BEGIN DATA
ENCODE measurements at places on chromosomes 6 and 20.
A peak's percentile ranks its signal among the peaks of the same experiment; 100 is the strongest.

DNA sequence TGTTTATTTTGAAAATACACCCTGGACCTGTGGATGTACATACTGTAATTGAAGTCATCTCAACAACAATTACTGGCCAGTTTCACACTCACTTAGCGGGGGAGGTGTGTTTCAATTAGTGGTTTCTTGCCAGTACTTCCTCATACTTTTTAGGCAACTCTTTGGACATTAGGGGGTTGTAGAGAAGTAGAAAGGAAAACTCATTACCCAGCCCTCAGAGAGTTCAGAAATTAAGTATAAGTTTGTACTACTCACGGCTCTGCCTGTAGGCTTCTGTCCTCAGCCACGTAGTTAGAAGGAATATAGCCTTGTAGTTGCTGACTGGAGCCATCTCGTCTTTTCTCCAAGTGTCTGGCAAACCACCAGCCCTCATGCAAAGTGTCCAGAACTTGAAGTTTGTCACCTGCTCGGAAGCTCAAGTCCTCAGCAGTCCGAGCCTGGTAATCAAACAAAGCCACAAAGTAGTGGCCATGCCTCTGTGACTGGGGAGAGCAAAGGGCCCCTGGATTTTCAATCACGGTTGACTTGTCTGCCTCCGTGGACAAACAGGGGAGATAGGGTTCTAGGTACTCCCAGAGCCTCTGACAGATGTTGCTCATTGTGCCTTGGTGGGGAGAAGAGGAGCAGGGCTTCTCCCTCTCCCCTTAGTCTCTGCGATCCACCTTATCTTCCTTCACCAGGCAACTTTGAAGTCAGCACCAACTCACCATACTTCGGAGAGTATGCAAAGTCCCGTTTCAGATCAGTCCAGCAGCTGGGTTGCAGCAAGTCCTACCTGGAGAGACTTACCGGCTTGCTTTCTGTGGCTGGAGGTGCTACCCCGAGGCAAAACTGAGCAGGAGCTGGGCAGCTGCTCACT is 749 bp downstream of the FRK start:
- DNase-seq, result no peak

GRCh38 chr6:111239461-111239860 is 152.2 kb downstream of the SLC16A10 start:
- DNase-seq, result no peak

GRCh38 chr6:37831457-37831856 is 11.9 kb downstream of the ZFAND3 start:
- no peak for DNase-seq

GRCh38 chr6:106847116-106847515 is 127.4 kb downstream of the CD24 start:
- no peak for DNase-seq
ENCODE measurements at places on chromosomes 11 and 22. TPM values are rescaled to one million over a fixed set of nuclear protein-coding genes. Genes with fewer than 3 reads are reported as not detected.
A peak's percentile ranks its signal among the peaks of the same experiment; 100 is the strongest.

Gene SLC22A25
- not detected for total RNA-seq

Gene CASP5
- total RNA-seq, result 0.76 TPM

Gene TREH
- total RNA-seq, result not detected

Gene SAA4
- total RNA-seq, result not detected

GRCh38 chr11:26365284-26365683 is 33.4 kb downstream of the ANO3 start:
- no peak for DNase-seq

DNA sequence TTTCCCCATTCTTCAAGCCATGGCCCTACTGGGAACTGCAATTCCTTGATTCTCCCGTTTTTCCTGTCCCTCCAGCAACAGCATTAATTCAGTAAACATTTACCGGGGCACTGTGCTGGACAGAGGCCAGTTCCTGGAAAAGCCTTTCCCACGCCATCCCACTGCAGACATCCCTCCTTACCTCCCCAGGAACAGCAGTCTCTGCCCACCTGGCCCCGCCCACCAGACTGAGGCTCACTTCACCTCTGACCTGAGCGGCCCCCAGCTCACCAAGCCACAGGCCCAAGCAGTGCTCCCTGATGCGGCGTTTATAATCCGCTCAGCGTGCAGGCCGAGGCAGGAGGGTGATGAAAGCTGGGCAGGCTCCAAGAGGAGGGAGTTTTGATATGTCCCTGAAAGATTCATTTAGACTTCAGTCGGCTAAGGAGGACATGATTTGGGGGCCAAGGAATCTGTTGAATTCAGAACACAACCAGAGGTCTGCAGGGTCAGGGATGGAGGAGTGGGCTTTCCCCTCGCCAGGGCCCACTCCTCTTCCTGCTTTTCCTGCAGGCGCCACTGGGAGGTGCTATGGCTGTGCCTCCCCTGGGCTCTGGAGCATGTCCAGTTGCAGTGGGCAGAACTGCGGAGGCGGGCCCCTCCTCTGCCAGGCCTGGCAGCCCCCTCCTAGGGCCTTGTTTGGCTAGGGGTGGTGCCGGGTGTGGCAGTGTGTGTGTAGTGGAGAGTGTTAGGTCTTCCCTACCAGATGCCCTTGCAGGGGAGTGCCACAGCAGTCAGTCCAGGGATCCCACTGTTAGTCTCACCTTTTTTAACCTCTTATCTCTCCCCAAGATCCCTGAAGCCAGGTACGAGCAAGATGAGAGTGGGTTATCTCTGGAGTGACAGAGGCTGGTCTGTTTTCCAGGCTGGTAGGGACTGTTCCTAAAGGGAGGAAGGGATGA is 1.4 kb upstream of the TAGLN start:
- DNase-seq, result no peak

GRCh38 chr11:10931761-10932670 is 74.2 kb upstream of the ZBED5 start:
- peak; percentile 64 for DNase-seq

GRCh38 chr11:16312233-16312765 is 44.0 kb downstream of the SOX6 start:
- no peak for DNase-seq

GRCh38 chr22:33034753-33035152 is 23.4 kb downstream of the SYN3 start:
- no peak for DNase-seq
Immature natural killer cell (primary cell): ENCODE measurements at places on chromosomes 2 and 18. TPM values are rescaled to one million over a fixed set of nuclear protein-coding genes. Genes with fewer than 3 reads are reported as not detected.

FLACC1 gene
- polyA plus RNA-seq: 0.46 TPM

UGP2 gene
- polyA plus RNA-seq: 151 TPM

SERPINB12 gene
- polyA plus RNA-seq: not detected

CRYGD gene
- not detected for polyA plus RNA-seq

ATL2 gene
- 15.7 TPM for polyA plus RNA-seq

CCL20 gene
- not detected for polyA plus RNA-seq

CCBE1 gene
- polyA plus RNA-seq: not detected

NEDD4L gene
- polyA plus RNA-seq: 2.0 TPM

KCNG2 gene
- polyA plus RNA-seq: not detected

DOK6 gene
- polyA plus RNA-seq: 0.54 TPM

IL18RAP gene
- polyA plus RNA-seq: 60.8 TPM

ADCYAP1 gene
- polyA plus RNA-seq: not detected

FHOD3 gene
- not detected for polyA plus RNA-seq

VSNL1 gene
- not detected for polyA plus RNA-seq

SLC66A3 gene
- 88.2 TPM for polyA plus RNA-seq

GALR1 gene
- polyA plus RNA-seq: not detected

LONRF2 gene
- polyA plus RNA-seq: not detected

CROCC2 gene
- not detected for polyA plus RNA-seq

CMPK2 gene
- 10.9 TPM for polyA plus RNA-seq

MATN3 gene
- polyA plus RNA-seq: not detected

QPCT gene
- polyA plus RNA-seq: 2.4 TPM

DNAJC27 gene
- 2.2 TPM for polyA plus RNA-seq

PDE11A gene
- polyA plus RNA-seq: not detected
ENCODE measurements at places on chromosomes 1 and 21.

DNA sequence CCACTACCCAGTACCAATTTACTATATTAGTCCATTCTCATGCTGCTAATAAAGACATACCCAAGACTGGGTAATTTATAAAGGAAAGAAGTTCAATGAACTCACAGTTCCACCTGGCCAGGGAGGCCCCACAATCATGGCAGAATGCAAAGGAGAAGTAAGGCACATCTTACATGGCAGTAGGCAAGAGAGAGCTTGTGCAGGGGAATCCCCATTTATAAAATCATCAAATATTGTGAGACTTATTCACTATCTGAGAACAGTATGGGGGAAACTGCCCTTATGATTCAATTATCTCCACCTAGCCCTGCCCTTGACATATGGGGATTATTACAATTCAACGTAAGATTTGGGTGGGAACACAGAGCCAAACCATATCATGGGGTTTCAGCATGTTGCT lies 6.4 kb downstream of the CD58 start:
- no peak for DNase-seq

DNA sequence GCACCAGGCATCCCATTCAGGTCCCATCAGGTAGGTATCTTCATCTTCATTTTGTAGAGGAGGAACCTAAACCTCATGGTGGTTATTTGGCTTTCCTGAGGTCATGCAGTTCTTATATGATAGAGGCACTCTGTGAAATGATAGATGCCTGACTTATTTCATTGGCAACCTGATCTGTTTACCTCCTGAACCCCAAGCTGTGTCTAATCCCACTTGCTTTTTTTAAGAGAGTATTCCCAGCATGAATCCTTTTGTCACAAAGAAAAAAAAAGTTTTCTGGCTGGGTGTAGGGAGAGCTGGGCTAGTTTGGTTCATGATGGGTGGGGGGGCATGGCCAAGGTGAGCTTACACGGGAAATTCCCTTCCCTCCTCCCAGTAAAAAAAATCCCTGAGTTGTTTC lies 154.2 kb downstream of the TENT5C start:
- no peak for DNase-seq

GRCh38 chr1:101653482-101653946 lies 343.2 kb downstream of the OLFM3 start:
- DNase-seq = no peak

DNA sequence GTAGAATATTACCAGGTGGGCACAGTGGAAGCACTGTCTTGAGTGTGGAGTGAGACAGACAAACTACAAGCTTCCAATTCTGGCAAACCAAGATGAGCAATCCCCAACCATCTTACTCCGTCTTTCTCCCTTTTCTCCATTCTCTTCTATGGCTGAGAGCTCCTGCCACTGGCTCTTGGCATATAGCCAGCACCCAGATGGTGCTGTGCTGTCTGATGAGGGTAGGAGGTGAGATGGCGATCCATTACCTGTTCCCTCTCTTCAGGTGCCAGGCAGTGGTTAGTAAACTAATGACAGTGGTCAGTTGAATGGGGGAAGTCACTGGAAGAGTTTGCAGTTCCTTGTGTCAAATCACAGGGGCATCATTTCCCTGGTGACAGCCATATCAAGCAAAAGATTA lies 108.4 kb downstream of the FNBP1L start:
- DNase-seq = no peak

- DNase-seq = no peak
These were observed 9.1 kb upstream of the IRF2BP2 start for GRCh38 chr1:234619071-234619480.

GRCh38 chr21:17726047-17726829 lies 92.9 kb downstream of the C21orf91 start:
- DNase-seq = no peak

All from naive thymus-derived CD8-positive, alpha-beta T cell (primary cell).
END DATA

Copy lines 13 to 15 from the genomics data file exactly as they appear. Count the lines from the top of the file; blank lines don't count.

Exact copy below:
Gene SLC22A25
- not detected for total RNA-seq

Gene CASP5